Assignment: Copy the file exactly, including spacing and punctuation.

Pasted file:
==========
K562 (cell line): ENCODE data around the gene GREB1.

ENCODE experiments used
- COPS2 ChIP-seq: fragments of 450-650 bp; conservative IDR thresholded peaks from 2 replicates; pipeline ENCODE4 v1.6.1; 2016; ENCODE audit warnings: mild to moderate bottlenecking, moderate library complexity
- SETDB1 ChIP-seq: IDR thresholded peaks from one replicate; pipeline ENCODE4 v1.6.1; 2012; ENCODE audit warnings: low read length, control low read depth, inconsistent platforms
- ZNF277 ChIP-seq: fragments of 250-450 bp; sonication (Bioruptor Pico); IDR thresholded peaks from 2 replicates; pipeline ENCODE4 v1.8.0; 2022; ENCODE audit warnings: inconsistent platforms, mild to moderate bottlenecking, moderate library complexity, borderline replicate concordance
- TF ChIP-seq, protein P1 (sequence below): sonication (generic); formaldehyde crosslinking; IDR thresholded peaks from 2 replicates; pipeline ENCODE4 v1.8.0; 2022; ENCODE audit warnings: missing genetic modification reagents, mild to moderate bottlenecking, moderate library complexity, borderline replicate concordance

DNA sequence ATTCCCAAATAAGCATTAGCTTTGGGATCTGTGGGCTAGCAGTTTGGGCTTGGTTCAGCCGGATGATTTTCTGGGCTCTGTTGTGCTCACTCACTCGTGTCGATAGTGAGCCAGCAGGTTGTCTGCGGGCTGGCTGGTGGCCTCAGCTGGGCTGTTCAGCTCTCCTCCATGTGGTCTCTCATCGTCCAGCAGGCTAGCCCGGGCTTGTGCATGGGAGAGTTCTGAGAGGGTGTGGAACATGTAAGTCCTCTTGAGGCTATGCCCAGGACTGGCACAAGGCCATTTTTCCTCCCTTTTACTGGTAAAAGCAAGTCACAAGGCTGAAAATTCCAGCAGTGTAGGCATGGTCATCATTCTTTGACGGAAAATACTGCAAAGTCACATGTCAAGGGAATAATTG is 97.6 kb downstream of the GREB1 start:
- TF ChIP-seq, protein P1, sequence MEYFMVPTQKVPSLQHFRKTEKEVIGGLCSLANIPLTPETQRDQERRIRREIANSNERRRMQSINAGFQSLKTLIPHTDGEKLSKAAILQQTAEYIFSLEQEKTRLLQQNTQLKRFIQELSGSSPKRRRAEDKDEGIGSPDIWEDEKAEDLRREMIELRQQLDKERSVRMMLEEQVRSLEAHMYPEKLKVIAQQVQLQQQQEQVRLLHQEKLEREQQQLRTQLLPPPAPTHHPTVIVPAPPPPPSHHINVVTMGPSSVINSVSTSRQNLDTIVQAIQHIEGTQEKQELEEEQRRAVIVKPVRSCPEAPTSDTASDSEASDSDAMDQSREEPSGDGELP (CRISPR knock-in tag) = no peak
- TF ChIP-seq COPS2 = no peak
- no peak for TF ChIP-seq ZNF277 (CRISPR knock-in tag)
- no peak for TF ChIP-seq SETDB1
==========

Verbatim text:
K562 (cell line): ENCODE data around the gene GREB1.

ENCODE experiments used
- COPS2 ChIP-seq: fragments of 450-650 bp; conservative IDR thresholded peaks from 2 replicates; pipeline ENCODE4 v1.6.1; 2016; ENCODE audit warnings: mild to moderate bottlenecking, moderate library complexity
- SETDB1 ChIP-seq: IDR thresholded peaks from one replicate; pipeline ENCODE4 v1.6.1; 2012; ENCODE audit warnings: low read length, control low read depth, inconsistent platforms
- ZNF277 ChIP-seq: fragments of 250-450 bp; sonication (Bioruptor Pico); IDR thresholded peaks from 2 replicates; pipeline ENCODE4 v1.8.0; 2022; ENCODE audit warnings: inconsistent platforms, mild to moderate bottlenecking, moderate library complexity, borderline replicate concordance
- TF ChIP-seq, protein P1 (sequence below): sonication (generic); formaldehyde crosslinking; IDR thresholded peaks from 2 replicates; pipeline ENCODE4 v1.8.0; 2022; ENCODE audit warnings: missing genetic modification reagents, mild to moderate bottlenecking, moderate library complexity, borderline replicate concordance

DNA sequence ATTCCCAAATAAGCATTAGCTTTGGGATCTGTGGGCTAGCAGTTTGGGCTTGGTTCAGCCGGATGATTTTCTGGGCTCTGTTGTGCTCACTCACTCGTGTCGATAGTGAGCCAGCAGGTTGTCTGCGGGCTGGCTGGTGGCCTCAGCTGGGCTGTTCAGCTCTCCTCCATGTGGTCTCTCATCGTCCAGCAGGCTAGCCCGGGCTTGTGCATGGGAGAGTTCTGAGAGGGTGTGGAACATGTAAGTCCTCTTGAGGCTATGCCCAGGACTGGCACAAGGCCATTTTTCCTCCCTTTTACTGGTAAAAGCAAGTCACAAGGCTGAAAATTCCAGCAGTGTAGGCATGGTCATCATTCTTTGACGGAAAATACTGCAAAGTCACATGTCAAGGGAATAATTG is 97.6 kb downstream of the GREB1 start:
- TF ChIP-seq, protein P1, sequence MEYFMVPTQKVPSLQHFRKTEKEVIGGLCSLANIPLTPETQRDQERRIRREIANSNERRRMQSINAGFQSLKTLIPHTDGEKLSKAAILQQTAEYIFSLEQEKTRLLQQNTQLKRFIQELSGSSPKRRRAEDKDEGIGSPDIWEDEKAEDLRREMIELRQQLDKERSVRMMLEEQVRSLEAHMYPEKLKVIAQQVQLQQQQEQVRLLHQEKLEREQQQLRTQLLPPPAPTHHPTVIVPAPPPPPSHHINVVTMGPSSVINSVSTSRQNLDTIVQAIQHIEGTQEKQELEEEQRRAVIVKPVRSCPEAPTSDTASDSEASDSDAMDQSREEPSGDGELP (CRISPR knock-in tag) = no peak
- TF ChIP-seq COPS2 = no peak
- no peak for TF ChIP-seq ZNF277 (CRISPR knock-in tag)
- no peak for TF ChIP-seq SETDB1